This is the dock in Ft. Lauderdale, from the ship. We boarded around 3: in the afternoon, having spent the previous night with our friends Barbara and Charles Sullivan, in The Villages.
The cold weather followed us to Florida and caused the sea to be very rough. Fortunately we were on deck 4 as the motion was much more evident on the upper decks. Most of the passengers experienced sea sickness and I saw lots of patches and wrist bands. Walking was a challenge. Even standing up was tricky. We had a large private balcony with our state room and wanted to watch the ship depart. There was a delay (medical-we think someone was taken off the ship) and it was very dark. I tried several times to take Bob's picture leaning against the railing, but every time I pushed the button the ship lurched.
Bob's view from the beach. Can you find Bob?
Grand Turk Island was our first stop. After all the rocking, it was great to be on land. The island is beautiful, clean, and has a great beach that you don't have to pay to use. That might be because Holland American owns it - maybe. The definitely own all the shops. Bob enjoyed relaxing in the shade while I walked around town.
Two pictures of the pier in Puerto Rico. We were there for a full day. I would really like to know what the trough shaped thing is that is suspended above the main pier. Anyone??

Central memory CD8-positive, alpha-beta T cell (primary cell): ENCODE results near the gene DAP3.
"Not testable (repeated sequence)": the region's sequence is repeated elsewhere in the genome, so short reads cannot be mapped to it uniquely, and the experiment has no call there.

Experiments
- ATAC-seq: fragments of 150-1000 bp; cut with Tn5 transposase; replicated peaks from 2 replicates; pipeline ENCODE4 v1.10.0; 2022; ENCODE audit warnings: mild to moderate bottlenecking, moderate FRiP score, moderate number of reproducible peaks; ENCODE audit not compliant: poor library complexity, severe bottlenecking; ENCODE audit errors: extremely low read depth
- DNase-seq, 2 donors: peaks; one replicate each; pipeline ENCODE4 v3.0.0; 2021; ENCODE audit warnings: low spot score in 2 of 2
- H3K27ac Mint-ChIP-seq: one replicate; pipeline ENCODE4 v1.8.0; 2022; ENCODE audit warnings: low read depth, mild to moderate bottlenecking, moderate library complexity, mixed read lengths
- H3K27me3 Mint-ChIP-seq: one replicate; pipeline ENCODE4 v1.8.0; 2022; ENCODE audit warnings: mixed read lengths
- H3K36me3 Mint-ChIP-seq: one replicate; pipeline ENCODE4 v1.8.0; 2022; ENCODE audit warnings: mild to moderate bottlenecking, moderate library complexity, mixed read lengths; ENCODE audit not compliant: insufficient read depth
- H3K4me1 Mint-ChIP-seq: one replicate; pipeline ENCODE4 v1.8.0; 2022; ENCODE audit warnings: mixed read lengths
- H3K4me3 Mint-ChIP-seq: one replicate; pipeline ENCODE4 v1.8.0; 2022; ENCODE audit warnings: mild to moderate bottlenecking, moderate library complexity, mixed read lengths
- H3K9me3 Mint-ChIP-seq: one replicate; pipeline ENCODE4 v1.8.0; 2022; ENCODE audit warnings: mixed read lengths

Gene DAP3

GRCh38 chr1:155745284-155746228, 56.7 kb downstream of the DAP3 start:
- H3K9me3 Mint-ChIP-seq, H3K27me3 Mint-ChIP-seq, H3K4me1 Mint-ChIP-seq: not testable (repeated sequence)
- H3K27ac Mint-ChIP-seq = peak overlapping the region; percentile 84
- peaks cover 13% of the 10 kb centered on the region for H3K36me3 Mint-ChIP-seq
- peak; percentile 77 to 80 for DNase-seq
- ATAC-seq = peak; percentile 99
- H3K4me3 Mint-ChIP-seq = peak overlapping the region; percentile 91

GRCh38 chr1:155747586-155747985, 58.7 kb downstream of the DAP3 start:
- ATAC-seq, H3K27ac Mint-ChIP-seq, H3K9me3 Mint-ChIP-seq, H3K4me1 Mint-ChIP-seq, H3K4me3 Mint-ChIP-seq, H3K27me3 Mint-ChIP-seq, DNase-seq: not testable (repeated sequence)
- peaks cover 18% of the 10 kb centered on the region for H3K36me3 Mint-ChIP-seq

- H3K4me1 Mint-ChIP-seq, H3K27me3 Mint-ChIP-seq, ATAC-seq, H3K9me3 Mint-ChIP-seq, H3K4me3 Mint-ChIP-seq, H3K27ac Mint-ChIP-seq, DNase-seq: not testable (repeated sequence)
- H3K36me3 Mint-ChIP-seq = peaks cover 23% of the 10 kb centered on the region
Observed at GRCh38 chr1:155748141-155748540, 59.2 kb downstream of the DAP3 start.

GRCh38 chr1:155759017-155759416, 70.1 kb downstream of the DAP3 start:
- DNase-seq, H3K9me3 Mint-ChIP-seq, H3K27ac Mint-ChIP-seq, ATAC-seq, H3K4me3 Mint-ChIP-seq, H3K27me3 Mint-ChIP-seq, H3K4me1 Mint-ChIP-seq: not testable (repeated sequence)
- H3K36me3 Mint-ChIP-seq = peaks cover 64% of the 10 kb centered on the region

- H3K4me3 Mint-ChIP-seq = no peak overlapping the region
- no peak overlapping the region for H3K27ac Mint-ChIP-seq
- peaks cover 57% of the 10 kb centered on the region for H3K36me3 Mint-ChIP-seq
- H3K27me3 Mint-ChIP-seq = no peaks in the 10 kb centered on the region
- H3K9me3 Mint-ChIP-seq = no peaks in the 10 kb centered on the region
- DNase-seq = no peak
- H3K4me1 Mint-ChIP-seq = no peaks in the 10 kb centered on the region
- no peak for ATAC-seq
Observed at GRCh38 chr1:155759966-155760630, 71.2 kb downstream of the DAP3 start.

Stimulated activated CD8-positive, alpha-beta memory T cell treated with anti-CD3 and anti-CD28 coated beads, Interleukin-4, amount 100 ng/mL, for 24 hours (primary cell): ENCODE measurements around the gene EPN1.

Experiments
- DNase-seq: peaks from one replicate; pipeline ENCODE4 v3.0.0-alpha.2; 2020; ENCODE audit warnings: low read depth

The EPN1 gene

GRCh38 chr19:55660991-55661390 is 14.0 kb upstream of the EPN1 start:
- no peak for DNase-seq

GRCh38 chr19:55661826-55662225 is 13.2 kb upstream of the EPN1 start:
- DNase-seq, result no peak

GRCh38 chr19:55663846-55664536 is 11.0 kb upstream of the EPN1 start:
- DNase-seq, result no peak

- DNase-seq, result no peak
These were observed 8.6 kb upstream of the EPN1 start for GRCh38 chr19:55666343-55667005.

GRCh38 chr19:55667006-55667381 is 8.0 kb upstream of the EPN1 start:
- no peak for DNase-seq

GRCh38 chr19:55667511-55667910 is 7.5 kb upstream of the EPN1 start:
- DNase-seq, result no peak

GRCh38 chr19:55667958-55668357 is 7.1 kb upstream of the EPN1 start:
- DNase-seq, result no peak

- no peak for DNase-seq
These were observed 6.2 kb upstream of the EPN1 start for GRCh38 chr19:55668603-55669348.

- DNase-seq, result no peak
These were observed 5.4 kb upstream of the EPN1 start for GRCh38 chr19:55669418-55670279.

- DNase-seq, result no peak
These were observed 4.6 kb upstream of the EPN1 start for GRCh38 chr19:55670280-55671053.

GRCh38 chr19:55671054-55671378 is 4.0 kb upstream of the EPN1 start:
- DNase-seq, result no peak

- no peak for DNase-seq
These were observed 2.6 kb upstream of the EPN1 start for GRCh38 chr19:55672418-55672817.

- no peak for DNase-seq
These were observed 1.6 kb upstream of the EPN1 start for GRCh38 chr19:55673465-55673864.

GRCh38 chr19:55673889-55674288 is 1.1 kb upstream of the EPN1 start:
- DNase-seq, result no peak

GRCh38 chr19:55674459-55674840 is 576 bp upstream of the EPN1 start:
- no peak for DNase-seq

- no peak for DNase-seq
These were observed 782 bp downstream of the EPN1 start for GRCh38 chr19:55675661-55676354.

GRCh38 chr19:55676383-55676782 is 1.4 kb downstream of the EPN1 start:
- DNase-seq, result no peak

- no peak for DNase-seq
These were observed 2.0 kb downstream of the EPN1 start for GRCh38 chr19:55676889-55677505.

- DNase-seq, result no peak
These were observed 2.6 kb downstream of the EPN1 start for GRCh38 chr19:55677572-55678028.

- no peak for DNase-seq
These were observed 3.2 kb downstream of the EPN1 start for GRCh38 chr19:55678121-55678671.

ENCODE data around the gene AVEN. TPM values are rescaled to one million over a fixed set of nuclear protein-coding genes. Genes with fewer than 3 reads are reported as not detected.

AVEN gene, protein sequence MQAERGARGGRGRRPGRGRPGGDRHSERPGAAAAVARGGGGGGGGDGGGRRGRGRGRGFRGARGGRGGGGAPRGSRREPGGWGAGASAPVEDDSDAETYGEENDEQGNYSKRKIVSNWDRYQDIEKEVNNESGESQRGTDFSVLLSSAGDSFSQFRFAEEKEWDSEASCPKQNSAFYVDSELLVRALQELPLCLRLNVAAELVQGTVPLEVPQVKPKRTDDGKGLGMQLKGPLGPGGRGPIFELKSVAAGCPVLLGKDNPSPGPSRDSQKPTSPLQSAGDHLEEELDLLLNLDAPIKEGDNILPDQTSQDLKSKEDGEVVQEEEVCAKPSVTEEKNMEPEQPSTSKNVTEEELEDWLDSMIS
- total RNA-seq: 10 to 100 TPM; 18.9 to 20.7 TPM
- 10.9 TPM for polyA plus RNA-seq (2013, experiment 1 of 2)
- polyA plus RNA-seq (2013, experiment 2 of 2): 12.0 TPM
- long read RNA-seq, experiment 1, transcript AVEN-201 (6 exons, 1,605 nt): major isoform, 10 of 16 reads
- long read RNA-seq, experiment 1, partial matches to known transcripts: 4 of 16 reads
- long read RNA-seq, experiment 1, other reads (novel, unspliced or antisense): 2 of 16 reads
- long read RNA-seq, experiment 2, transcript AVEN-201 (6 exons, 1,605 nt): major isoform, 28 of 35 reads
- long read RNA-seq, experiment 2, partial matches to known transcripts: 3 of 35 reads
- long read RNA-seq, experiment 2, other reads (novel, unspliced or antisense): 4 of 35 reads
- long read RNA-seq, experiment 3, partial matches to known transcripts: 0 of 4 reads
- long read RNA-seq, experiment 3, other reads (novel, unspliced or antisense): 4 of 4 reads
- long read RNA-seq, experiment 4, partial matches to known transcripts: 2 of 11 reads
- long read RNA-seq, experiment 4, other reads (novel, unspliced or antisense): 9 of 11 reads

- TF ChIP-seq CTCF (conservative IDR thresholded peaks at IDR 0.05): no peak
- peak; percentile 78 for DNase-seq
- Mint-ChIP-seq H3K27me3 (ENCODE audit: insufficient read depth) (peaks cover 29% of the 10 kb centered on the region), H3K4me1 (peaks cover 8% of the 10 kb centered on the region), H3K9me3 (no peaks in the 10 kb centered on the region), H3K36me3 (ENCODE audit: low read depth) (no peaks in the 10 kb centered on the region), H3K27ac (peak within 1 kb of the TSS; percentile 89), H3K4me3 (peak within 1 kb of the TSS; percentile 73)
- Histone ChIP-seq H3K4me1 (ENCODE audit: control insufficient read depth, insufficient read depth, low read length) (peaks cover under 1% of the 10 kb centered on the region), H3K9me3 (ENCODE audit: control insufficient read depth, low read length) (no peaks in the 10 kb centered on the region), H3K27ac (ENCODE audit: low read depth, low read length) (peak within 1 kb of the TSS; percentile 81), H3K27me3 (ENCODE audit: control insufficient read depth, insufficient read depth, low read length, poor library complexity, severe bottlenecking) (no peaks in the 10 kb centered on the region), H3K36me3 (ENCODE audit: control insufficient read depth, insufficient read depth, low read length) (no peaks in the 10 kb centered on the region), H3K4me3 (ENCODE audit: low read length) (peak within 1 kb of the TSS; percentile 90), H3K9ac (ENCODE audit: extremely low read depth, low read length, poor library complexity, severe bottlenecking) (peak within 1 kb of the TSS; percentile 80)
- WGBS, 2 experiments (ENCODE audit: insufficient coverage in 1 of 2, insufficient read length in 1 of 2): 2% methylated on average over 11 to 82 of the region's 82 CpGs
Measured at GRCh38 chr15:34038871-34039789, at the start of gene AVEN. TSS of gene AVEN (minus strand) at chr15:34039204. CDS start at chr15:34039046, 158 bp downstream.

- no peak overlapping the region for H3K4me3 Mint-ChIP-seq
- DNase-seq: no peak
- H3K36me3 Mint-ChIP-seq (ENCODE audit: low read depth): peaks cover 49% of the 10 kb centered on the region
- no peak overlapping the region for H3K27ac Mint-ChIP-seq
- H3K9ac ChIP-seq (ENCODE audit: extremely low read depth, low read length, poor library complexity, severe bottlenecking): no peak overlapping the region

These are the tenders that bring passengers to small islands when the sea is too shallow for the ship, and usually there is no pier. Called Half Moon cay, it is a private beach that belongs to the Cruise Lines. Some people headed for the beach really early - others, like us, waited for the crowd to thin. Also, from past experience we knew that the sea could change. This rough seas make it difficult for the tenders to dock with the ship. People on the last tenders back spent a lot of time circling the ship while the sailors tried to dock. Not fun. We didn't do that.
We had a short visit to St. Thomas, VI and enjoyed chatting with the local merchants and other passengers ashore. I walked past these lizards several times and didn't see them. They blend in with their surroundings. How many do you see?
Bob got up early and saw this double rainbow in the mist. He couldn't get the whole thing in one picture. I hope you can see both in this picture. Isn't it incredible?
We returned to Ft. Lauderdale a week later, with the seas getting rougher as we approached. Sitting in the dining room felt more like being in the dining car of a train. This was our second 'Nation Cruise,' the first being to Alaska. The speakers were very well informed and enjoyable to listen to. Howard Dean was the biggest 'celeb' on board, but there were were probably 8 - 10 other lesser stars, who were all nice and 'available' for conversations. We met lots of interesting and friendly people and will probably do it again, if we have the opportunity.
Raspberry & Sugarplum Stars
1 year ago